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Review: Untouchable


- Ursula Macfarlane packs raw emotion into her chillingly factual report on Miramax mogul Harvey Weinstein's abuse of power

Review: Untouchable

The sensational British documentary Untouchable [+see also:
film profile
by Ursula Macfarlane has turned heads with its Asian premiere at the Seoul International Women's Film Festival (SIWFF). As an entry in the SIWFF section “Polemics: Sexual Politics of 'Room'” – a special category that discusses the role of women in film production – the documentary could not have been more fitting. This Lightbox-BBC co-production packs raw emotion into its chillingly factual report on Miramax mogul Harvey Weinstein's abuse of power. The assemblage of tape recordings, old photographs and interviews with individuals lay bare the sordid details of the 2017 scandal, neatly framed within Weinstein's 30-year track record of serial sexual assault.

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The documentary begins long before Weinstein's involvement in film. Early victim Hope D'Amore recounts her acquaintance with Weinstein in his concert-promotion days in Buffalo, New York. In a long, restrained take, she visibly struggles to share her trauma after decades of suppressed shame. The trend only escalates from there. Ex-assistant Zelda Perkins relates the horrifying discovery of a fresh victim sobbing at her hotel-room door. Actresses Paz de la Huerta and Rosanna Arquette admit their own invitations to Weinstein's chambers. Hollywood hopeful Erika Rosenbaum recounts a violent close call. Eerily enough, each woman enunciates the same, reinforced fear: depending on how they react, Weinstein will either make or break their budding dreams.

Amidst what seems to be a never-ending string of horror stories, Macfarlane does not crucify Weinstein alone. Rather, she zeroes in on what made him and his acts possible – the social normalisation of sexual assault. Whispered rumours accuse the assaulted as aggressors, rather than as victims. Pop-culture jokes normalise Weinstein's rapist reputation on camera. And, as if to excuse Weinstein, long-time employees remind the viewer of Miramax's overwhelming success as the independent tastemaker of the century. Sandwiching the interviews within multicity drone pans, Macfarlane suggests that Weinstein's reach is as global as it is longstanding.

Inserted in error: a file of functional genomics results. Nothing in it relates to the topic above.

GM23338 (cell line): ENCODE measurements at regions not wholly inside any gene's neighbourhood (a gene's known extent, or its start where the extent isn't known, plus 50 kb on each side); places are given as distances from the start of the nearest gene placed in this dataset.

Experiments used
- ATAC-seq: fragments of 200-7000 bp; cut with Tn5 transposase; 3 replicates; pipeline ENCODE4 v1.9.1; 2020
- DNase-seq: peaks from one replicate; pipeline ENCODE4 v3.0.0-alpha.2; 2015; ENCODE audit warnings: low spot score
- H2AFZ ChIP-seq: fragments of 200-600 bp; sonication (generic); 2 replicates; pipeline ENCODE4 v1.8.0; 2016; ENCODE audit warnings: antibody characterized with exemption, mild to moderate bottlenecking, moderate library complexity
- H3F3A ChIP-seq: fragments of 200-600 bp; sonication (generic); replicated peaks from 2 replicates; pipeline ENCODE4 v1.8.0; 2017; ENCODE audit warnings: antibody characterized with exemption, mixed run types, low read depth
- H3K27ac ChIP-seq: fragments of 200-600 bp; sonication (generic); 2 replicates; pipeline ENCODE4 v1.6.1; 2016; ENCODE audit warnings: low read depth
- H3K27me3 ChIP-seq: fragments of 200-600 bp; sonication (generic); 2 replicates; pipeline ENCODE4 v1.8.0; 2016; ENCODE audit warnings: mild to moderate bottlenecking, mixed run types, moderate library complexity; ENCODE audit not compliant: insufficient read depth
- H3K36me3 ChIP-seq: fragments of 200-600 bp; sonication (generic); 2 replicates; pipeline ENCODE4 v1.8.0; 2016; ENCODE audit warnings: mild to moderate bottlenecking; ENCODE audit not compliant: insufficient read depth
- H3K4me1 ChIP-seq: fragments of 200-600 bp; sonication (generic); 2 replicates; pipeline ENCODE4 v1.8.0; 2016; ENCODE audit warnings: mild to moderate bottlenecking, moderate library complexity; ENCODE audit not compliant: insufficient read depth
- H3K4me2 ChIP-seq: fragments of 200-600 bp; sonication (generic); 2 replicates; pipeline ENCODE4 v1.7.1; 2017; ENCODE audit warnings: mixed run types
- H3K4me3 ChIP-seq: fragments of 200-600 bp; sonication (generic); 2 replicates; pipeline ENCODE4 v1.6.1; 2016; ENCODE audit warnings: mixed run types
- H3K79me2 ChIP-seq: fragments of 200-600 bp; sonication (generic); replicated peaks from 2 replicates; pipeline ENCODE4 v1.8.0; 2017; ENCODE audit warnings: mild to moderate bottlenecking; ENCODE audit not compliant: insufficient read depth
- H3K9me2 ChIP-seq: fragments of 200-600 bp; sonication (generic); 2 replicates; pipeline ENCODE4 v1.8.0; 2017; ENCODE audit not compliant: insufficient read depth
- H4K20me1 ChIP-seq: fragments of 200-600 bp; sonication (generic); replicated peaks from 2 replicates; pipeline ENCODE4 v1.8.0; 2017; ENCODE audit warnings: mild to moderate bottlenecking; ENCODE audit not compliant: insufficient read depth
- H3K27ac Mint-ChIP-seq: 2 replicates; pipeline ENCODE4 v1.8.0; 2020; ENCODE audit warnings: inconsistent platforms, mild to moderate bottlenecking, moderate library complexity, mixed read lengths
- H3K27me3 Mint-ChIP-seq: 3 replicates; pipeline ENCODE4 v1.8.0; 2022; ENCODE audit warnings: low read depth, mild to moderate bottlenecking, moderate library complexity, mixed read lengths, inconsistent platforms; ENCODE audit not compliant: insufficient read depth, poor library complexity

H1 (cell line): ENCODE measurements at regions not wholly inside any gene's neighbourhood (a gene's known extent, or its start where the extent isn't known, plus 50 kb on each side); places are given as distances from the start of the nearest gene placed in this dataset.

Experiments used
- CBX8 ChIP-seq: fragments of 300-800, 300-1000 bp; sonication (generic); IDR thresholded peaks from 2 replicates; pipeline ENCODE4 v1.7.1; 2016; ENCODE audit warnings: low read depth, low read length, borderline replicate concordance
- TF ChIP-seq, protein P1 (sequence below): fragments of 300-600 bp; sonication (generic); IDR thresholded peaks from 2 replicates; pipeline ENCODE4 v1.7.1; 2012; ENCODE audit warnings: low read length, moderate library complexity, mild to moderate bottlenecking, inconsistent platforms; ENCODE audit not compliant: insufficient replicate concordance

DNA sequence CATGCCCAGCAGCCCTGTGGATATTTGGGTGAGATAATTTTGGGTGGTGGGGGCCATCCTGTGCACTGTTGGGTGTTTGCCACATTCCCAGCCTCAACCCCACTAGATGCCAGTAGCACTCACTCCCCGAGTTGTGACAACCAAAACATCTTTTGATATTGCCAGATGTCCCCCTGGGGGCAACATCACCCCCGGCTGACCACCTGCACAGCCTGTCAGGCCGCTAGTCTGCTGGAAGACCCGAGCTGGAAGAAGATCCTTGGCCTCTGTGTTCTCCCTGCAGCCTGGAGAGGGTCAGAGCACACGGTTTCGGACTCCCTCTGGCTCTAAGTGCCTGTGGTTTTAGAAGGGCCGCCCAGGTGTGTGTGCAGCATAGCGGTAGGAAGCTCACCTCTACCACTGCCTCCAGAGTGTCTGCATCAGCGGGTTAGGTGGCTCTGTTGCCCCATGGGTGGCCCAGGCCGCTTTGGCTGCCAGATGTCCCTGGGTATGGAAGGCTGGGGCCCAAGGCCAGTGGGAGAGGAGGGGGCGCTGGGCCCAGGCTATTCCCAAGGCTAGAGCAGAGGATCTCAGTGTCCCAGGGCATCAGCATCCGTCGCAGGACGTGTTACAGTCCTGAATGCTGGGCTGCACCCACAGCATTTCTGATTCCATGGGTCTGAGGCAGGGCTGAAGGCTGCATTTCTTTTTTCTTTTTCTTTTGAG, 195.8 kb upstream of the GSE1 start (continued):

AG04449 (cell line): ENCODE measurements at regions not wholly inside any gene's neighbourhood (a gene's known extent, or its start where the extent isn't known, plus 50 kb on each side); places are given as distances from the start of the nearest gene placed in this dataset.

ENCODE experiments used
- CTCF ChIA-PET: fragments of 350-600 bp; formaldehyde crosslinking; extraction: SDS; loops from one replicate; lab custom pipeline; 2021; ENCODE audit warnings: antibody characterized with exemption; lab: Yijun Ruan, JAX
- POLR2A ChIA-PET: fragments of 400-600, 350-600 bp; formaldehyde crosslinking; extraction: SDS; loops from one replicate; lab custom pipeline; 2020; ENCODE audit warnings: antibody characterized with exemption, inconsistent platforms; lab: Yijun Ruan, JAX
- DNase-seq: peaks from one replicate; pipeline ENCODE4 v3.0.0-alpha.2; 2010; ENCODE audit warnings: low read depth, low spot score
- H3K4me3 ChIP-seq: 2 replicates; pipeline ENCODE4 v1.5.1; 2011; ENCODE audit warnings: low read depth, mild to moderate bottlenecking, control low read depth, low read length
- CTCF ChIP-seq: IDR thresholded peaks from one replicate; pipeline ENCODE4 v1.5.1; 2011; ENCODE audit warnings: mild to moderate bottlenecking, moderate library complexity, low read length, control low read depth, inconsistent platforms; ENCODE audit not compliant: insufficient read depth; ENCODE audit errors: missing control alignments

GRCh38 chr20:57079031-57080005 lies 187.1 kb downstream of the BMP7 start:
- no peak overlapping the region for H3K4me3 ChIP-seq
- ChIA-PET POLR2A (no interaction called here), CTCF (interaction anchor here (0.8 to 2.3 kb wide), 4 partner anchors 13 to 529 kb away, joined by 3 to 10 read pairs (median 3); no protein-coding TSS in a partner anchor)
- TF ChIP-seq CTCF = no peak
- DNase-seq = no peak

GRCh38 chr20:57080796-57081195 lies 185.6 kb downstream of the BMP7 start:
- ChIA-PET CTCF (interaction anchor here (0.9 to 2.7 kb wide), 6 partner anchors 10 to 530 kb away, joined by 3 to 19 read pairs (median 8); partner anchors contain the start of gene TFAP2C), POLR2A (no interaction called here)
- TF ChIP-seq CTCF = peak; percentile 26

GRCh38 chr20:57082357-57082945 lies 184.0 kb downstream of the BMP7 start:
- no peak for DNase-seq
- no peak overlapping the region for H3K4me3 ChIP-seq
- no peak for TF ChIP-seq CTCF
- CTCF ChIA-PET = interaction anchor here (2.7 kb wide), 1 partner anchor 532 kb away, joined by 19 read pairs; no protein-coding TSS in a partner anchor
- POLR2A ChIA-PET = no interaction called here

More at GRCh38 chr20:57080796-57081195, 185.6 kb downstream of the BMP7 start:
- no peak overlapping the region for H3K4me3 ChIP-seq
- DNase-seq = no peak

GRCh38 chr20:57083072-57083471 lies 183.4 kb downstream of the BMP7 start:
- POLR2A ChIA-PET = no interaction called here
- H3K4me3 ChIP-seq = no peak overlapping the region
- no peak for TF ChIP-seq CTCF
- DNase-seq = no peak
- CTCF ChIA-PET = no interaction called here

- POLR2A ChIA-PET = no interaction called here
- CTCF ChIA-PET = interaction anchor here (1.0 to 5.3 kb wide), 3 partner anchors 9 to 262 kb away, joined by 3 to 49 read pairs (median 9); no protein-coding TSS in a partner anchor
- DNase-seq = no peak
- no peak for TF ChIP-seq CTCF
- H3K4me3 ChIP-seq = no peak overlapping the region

Riding the coattails of the 2017 #MeToo movement (which, ironically, was originally sparked by the Weinstein allegations), Macfarlane's cautionary tale warns future female filmmakers of the industry's dark underbelly. Women should be honest but wary; to change the entire culture of an industry is more of a miracle than the norm. But, Macfarlane supposes, one can always hope – as Weinstein's victims have done for the last couple of decades.

Untouchable first premiered at Sundance. Aside from its festival run, it is now available to stream on Hulu in the USA and will air on BBC in the UK. Embankment Films manages its international distribution.

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